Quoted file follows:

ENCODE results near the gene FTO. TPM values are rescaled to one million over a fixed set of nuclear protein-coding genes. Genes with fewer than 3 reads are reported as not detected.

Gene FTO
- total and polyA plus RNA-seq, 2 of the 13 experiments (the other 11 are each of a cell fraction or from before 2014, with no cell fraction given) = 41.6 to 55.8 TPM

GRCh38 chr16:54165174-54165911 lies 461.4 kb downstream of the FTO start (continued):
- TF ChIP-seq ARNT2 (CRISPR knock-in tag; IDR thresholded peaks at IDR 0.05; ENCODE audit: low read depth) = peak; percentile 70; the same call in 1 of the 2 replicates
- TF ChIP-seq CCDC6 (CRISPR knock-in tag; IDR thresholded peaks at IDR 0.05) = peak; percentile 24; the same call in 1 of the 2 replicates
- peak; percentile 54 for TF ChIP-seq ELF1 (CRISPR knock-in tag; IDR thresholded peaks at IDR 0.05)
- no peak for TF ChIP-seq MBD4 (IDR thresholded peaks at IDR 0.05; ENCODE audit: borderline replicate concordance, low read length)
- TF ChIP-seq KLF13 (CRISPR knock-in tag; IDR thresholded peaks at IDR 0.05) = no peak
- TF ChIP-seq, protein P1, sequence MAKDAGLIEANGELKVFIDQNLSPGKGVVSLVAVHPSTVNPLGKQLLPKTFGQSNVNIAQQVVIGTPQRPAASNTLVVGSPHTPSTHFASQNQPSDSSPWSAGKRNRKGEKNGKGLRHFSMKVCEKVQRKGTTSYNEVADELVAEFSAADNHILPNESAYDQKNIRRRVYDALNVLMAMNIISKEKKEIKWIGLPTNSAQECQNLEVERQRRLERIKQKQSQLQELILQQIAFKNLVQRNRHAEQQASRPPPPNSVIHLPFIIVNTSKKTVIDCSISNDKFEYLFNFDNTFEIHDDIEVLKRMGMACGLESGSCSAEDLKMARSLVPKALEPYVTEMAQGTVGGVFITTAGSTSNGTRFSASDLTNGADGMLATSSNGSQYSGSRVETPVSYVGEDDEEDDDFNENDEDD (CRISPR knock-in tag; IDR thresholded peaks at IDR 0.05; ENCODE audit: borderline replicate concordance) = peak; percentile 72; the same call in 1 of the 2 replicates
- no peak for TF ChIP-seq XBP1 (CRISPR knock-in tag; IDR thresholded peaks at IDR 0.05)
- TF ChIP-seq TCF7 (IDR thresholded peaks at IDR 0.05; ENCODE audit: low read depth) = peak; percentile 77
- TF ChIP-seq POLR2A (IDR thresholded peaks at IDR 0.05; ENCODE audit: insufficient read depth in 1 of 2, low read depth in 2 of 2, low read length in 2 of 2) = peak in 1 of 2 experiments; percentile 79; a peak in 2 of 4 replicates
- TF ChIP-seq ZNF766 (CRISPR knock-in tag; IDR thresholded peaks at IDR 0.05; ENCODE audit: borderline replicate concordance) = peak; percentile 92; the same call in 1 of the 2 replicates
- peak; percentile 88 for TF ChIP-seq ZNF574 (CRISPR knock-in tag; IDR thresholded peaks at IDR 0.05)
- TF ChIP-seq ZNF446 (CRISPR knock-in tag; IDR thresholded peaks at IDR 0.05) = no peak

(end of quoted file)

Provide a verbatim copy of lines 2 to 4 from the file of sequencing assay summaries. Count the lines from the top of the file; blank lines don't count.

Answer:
Gene FTO
- total and polyA plus RNA-seq, 2 of the 13 experiments (the other 11 are each of a cell fraction or from before 2014, with no cell fraction given) = 41.6 to 55.8 TPM

GRCh38 chr16:54165174-54165911 lies 461.4 kb downstream of the FTO start (continued):